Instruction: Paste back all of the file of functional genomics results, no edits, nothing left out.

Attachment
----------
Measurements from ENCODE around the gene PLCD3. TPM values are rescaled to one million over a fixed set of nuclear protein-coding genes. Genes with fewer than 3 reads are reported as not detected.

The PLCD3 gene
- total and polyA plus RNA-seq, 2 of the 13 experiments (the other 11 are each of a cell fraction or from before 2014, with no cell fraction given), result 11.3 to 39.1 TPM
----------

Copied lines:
Measurements from ENCODE around the gene PLCD3. TPM values are rescaled to one million over a fixed set of nuclear protein-coding genes. Genes with fewer than 3 reads are reported as not detected.

The PLCD3 gene
- total and polyA plus RNA-seq, 2 of the 13 experiments (the other 11 are each of a cell fraction or from before 2014, with no cell fraction given), result 11.3 to 39.1 TPM